Rendered more literarily, the question is, "Who is your writing muse?" And, as it happens, I have one. We all do, and she is the same for all of us. She has a literary name. I am going to celebrate her here in a Horatian ode, with apologies to John Keats, the world's most celebrated odist, the 19th-century British genius behind "Ode on a Grecian Urn" and other such works featuring insanely eccentric rhyme schemes. Keats is the man who taught me all I know of the art, and all I need to know. (He died at 25; mercifully, some of us flame out early after a breathtaking burst of brilliance and (BEG ITAL)before(END ITAL) we become tiresome dyspeptic harrumphing hacks.)

Ode on My Muse

By Gene Weingarten

Lo, her heartbeat, 'tis insistent

And dependable as clockwork.

To excuses, she's resistant,

(And she tolerates no schlock work.)

With metronomic stricture

She forces me to think well

Then chirp pretty, like the songbirds --

O, irony! Just picture

My ugly electronic inkwell

Coaxed to ooze out lovely words.

Alas, she's not a work of art --

She's not comely, like Persephone.

She inspires (though she's not smart,

Like my accountant, Stephanie).

The secret to my muse, my madam?

All failure she abominates.

Tho' her tongue is soft, her heart's macadam.

No handmaid's she -- she dominates!

Without her, there'd be no tomorrows.

She compels me to be fast and fine.

She makes me work when I can't bear to --

Her name is Deadra of the Sorrows.

To her I raise a glass of wine,

And lament the pain that flesh is heir to.

Without her I would walk a bread line:

Hail Deadra, my weekly #&!$ deadline.

Gene Weingarten can be reached at weingarten@washpost.com. Follow him on Twitter, @geneweingarten. Chat with him online Tuesdays at noon Eastern at www.washingtonpost.com.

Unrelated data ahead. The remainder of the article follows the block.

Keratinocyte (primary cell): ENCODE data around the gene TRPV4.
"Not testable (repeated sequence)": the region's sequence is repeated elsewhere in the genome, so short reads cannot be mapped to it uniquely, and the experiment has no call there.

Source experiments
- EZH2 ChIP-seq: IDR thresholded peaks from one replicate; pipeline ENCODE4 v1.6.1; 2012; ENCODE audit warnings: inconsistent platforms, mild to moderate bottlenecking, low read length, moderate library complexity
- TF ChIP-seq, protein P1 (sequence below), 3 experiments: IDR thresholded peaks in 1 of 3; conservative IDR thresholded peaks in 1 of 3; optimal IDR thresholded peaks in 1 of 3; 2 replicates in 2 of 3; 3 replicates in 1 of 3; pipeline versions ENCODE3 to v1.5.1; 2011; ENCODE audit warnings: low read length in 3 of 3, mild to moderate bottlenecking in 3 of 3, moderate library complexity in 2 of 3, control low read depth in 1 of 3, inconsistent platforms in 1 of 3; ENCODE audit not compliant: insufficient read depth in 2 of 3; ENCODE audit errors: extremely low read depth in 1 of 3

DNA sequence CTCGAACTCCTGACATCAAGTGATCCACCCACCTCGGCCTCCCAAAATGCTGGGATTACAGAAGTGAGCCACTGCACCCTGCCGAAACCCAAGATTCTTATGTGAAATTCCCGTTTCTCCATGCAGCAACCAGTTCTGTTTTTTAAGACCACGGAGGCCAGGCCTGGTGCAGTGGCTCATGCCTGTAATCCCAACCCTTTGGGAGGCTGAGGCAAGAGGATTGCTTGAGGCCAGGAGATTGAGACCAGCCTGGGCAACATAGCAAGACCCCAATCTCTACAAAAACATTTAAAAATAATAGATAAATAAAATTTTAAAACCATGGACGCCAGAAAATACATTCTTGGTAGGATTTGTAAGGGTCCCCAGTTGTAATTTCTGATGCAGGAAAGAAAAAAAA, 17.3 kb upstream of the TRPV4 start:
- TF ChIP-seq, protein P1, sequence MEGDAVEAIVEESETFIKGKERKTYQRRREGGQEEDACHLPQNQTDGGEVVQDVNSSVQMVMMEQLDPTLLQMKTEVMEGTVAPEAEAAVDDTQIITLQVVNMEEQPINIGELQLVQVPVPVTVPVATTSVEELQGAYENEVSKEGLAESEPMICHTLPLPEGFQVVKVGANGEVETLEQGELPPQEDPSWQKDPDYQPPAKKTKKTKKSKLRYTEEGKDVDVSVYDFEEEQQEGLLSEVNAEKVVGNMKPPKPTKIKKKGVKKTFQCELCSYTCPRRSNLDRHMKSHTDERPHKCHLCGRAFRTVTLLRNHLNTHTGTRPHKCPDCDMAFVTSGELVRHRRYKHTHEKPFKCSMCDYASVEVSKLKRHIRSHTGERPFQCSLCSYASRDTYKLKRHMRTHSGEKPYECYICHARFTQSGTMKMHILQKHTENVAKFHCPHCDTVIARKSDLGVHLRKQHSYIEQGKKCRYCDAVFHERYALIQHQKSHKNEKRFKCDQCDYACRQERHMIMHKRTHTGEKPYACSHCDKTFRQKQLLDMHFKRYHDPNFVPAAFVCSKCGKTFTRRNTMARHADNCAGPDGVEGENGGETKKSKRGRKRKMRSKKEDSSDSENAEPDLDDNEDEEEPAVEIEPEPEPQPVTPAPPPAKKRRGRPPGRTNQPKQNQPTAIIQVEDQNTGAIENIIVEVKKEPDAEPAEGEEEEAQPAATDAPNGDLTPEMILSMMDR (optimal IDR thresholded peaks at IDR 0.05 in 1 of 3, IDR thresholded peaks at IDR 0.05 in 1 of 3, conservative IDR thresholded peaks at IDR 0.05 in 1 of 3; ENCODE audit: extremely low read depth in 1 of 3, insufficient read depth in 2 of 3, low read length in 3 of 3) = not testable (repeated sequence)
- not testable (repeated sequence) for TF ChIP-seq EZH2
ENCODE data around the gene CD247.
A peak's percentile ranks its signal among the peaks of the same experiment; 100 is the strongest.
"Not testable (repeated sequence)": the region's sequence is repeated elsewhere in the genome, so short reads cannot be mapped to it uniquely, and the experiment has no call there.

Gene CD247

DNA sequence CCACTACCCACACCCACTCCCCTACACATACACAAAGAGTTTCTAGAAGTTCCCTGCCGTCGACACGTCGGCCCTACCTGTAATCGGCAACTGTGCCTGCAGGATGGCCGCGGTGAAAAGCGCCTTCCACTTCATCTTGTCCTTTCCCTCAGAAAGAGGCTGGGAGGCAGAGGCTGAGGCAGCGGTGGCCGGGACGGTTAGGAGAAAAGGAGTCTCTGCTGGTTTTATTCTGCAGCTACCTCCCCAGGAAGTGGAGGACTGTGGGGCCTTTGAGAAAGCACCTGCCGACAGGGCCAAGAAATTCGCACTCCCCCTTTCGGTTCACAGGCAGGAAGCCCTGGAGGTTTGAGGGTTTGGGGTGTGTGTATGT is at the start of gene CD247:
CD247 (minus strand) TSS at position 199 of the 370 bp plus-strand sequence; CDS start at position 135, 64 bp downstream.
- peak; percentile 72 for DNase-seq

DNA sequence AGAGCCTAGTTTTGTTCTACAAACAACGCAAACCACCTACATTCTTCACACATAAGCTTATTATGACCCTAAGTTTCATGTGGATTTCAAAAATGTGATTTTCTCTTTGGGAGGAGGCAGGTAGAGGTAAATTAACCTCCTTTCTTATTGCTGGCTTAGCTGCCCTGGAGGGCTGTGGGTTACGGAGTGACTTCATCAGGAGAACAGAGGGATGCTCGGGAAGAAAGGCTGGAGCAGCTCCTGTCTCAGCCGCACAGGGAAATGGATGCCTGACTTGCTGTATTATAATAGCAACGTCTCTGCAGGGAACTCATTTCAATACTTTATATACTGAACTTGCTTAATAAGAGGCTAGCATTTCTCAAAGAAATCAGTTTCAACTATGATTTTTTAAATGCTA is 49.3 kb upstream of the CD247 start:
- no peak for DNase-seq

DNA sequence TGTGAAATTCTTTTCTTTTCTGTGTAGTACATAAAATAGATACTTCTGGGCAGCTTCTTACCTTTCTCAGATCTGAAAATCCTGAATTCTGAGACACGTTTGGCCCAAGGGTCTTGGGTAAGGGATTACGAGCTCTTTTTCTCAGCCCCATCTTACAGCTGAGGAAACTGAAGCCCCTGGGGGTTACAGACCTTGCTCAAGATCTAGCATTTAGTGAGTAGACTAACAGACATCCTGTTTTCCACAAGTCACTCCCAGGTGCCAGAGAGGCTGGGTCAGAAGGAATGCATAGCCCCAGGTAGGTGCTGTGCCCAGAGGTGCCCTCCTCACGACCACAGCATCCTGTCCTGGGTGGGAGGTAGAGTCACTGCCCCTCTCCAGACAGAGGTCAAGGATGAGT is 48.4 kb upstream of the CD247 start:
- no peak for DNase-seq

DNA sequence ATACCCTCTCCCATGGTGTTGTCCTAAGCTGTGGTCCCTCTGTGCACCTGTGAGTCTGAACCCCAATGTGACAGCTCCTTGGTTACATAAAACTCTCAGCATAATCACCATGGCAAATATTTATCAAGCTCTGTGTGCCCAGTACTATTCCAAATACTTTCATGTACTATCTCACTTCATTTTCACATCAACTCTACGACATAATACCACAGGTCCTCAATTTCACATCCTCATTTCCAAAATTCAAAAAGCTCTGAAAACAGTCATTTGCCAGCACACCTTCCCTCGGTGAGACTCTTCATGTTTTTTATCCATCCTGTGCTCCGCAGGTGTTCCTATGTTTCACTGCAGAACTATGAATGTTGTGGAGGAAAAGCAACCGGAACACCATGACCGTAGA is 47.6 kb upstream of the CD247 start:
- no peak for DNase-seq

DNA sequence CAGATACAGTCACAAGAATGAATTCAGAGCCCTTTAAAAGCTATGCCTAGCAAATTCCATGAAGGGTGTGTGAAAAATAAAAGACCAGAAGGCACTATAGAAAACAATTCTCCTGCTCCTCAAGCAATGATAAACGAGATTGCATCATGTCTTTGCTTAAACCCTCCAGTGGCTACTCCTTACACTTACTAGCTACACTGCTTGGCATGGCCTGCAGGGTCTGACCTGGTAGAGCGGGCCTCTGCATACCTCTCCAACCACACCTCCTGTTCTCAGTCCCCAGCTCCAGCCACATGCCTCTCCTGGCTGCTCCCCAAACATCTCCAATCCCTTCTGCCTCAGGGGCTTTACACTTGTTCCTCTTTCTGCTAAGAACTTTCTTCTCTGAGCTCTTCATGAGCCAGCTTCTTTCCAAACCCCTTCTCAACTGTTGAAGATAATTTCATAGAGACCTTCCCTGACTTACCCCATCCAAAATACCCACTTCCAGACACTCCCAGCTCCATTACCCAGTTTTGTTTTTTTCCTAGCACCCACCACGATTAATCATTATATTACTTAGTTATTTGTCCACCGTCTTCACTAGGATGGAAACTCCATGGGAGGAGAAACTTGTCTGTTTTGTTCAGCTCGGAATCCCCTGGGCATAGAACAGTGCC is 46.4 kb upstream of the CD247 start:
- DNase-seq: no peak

(c) 2019, The Washington Post Writers Group

BELOW THE BELTWAY COLUMN

(Advance for Sunday, Oct. 13, 2019, and thereafter. Web release Saturday, Oct. 12, 2019, at 8 p.m. Eastern time.)

(For Weingarten clients only)

By GENE WEINGARTEN

WASHINGTON -- To: The Bronx High School of Science

Re: Your recent letter inviting me to the school for an event in which alumni help your seniors prepare for their college interviews.

I am of course grateful for, and honored by, this invitation, even though you did not even offer to pay for my measly travel expenses. But, hey, no hard feelings -- even if it was a form letter addressed to all alumni, a group that includes (this is true) a guy whose main professional achievement is having the world's biggest phallus.

Anyway, I unfortunately cannot be there for this event. But if it will be helpful, and in the interests of comity and goodwill, I am submitting several likely interview questions with some suggested answers. Please feel free to pass them on to your seniors, free of charge.

Q: Why do you want to go to our school?

A: It's the best school in a state where I am not wanted by the law.

Q: We require that students live in the dorm for their first year here. Do you have a problem with that?

A: No, so long as you allow emotional-support skunks.

Q: Can I offer you a cup of coffee?

A: Of course you "can," but I think you mean "may," don't you?

Q: I was impressed by your essay.

A: Then I got my money's worth.

Q: What is your biggest weakness?

A: I spend too much time studying.

Q:

A: OK, OK, clown porn.

Q: What would you bring to this school?

A: Mostly just Schedule II controlled substances. None of the really hard stuff.

Q: Whom do you most admire?

A: Tough one. (Do that scale-balancing thing with your hands.) Moammar Gaddafi, Rudy Giuliani, Moammar Gaddafi, Rudy Giuliani ...

Q: If you were an animal, which ...

A: Hey, are those pictures of your family on your desk?

Q: Why, yes.

A: Are you, like, going steady with your wife, or do I have a shot?

Q: When it comes to establishing your worldview, what newspapers and magazines do you regularly read?

A: I've read most of them again with a great appreciation for the press, for the media ...

Q: But, like, which ones specifically?

A: Um, all of 'em, any of 'em that, um, have, have been in front of me over all these years. I have a vast variety of sources ...

Q: Name your favorite author.

A: Who is Shakespeare, Alex?

Q: Who is your biggest role model?

A: Well, it used to be Roseanne, but she lost a lot of weight.

Q: What do you admire most about our school?

A: Which school is this again?

Q: Do you have any special skills?